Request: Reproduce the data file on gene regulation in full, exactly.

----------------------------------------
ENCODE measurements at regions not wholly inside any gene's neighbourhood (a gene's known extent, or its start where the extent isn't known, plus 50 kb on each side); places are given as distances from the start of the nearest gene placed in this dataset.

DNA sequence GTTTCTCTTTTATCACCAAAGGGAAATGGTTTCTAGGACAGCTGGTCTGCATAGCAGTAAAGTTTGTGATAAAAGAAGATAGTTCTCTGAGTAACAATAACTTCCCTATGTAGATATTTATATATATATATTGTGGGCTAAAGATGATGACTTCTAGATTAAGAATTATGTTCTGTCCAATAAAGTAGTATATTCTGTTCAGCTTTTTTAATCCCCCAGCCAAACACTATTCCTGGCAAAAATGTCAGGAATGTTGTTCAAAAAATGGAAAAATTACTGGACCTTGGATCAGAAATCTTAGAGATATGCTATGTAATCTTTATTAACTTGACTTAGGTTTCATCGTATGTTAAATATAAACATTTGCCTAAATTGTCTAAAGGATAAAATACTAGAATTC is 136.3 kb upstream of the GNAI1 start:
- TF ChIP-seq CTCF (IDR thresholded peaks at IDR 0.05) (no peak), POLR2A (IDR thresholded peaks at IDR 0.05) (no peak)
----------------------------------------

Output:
ENCODE measurements at regions not wholly inside any gene's neighbourhood (a gene's known extent, or its start where the extent isn't known, plus 50 kb on each side); places are given as distances from the start of the nearest gene placed in this dataset.

DNA sequence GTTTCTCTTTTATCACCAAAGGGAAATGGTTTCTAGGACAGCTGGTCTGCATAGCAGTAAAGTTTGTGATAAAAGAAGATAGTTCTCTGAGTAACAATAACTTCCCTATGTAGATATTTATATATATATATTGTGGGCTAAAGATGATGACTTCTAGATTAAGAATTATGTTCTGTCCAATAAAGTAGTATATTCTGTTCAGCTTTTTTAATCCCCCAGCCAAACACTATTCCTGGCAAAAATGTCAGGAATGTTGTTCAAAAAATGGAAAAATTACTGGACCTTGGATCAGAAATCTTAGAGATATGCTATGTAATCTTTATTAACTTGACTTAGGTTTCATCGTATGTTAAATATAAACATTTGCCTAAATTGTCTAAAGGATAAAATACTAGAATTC is 136.3 kb upstream of the GNAI1 start:
- TF ChIP-seq CTCF (IDR thresholded peaks at IDR 0.05) (no peak), POLR2A (IDR thresholded peaks at IDR 0.05) (no peak)